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Suppose I had a large sample of customer data from which I want to predict total amount of sales over a time period with predictor variables indicating:

-which sales channel did customers come from (e.g. internet, phone, store), which has a big impact on the variable to predict and the categories are not going to change.

-demographic data (e.g. age, gender, address) including zip code.

-detailed information for each zip code (e.g. average income, proportion of people with university degrees, etc.).

And I wanted to use them to both predict and make inferences on the total amount purchased over a period of time (not necessarily having the same model for both).

I’d like to ask what would be effects or the advantages/disadvantages of these approaches:

-Using a nested structure of state/city/zip code vs. appending the aggregated information from the zip code to each record (i.e. replacing zip code by columns indicating average income and such in that specific zip code).

-Treating the sales channel as a random effect vs. a fixed effect interacting with others, in terms of predictive accuracy.

Finally, how would you decide on classifying the sales channel as either a fixed or random effect?

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Sales channel should be fixed because:

a) the list is exhaustive. The sales channels in your sample cover all possible sales channels.

b) You are not trying to infer to other, as yet unseen, sales channels.

c) The number of sales channels is small. It's hard to estimate the variance of a fixed effect without a reasonable number of levels - say 10 or more, and I prefer to see more.

The mixed effect model would assume that the sales channel effect is normally distributed -- in other words, it sort of randomly adjusts the outcome, but in symmetric and controlled ways. Suppose that phone purchases are WAY lower than purchases made in stores and over the Internet because people can't browse on the phone and make impulse purchases. A mixed model would tend to adjust the impact of phone sales upwards to make them more typical of other channels. Whereas with fixed effects, the outlier status of phone sales would be highlighted.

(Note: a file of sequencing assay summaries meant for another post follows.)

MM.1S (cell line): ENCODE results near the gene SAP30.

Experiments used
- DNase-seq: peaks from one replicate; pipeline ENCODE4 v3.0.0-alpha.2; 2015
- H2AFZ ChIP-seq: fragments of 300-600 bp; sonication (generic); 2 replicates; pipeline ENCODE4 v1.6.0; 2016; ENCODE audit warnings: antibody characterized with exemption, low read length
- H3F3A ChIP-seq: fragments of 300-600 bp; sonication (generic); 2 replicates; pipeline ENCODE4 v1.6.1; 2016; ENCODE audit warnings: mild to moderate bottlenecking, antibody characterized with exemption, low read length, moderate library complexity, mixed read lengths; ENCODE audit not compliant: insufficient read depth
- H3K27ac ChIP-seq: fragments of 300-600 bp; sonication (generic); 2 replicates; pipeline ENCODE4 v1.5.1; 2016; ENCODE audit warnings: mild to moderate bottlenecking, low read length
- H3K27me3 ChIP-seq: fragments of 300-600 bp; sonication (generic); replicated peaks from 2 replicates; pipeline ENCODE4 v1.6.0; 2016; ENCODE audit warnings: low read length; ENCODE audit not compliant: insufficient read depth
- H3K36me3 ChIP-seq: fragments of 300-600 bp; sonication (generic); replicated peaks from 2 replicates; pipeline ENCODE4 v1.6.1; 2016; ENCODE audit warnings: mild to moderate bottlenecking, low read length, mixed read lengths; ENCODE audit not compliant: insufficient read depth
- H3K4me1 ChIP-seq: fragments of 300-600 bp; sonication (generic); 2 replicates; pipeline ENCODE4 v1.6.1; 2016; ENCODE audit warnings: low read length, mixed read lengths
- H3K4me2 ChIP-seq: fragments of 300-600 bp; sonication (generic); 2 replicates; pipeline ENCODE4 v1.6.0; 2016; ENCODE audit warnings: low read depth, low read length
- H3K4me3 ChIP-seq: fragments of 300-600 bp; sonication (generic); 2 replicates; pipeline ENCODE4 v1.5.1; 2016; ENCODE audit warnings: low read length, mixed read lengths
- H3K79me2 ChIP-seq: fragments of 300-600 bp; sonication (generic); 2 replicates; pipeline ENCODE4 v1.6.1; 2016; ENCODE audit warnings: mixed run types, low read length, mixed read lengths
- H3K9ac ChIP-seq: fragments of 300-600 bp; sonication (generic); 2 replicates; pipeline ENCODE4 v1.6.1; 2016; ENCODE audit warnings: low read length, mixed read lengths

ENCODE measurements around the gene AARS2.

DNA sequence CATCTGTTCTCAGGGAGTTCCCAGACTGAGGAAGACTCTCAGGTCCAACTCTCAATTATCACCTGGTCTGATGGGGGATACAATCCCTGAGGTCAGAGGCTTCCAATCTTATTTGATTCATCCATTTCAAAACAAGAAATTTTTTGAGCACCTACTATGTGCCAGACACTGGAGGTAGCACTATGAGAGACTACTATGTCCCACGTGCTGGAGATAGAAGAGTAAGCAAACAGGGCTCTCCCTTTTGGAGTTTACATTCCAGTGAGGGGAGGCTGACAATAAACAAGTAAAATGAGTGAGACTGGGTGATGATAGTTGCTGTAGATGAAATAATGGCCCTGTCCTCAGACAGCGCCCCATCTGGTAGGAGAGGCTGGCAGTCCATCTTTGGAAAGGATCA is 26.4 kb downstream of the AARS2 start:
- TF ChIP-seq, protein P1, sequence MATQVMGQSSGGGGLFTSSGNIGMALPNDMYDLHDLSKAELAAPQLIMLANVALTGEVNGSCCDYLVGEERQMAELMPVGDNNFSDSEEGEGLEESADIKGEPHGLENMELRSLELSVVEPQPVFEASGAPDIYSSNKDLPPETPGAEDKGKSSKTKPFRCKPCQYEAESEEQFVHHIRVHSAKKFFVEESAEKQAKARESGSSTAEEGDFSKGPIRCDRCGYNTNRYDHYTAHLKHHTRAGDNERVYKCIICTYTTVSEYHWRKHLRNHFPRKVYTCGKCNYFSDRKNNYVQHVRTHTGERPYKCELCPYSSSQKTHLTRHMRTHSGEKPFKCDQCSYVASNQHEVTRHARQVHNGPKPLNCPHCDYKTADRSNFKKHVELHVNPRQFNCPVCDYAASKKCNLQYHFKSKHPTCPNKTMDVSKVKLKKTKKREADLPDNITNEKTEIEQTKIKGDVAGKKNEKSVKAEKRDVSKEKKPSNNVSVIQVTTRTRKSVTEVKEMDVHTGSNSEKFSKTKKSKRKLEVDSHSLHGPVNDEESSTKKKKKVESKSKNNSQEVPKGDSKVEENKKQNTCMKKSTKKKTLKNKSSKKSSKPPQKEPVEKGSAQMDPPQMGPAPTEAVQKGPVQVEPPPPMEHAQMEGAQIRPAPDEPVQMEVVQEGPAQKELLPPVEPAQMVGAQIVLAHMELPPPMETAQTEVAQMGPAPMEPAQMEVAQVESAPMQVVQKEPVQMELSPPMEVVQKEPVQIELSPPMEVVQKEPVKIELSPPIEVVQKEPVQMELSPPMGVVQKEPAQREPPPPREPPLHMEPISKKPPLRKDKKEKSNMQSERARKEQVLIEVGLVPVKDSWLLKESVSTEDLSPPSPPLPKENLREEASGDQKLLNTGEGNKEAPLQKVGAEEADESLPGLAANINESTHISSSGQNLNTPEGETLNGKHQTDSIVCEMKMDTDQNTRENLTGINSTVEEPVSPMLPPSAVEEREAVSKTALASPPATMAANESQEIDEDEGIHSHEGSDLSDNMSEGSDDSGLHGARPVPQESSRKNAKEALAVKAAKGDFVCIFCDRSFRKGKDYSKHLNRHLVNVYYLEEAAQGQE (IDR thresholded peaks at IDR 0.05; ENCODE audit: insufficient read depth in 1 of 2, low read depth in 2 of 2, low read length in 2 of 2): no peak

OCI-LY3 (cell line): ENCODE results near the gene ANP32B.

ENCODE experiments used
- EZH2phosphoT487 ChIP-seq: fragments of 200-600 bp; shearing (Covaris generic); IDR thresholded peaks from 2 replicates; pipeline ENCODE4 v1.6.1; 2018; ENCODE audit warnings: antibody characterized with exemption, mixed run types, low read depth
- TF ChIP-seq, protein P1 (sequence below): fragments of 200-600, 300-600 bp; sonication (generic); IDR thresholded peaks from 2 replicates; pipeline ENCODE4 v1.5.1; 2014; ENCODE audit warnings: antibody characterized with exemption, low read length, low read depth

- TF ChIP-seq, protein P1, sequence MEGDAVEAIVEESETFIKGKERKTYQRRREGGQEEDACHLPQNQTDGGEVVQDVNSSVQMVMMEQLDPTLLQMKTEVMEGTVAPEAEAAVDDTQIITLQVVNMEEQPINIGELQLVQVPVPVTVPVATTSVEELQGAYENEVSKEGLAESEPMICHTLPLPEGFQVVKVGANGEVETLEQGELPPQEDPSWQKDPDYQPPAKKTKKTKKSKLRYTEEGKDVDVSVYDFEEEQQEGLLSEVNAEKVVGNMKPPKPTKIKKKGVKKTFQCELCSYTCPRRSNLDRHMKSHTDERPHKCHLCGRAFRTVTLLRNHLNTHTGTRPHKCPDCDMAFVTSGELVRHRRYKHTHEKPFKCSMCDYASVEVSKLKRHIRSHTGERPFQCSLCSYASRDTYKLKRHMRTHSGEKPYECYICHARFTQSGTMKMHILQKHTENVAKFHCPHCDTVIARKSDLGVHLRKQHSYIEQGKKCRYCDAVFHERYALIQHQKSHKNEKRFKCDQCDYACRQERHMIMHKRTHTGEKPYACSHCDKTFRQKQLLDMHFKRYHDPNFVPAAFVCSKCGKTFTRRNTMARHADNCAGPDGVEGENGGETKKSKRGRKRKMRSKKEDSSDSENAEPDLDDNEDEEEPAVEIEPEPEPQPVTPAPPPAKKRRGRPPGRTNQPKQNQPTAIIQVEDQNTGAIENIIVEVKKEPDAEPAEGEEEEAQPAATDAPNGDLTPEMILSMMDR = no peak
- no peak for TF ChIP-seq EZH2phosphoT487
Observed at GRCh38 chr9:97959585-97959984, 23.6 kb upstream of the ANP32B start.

Anyway, I would certainly use fixed effects in your situation if you only have the 3 sales channels that you mention.

The thing about predicting mixed effects models is that they predict the mean of future observations on the basis of the fixed effects, but adjust the size of the confidence intervals to take into account the additional variability caused by the random effects. You can estimate the value of the random effects for the data you have ... so you could estimate the purchasing effect of zip code 12345, say, if it's in your sample. The effect would be shrunk towards zero, in comparison to the fixed effect you would have from treating zip code as a fixed effect. But if you wanted to predict sales from an unseen zip code, the predicted mean would depend on the fixed effects alone. However, if you included average income, and knew the average income of some unseen zip neighbourhood, you could use that information to refine your prediction.

So good idea to include average income.

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  • $\begingroup$ Thanks! now, just to make sure (I'm just trying to understand how random-effects work and I got found contradictory info googleing it), if I go to R and type something like this: lmer(y~1+ (1|a)), then 'a' will have no impact when I call predict on new data? $\endgroup$ – anymous.asker Jul 29 '15 at 17:49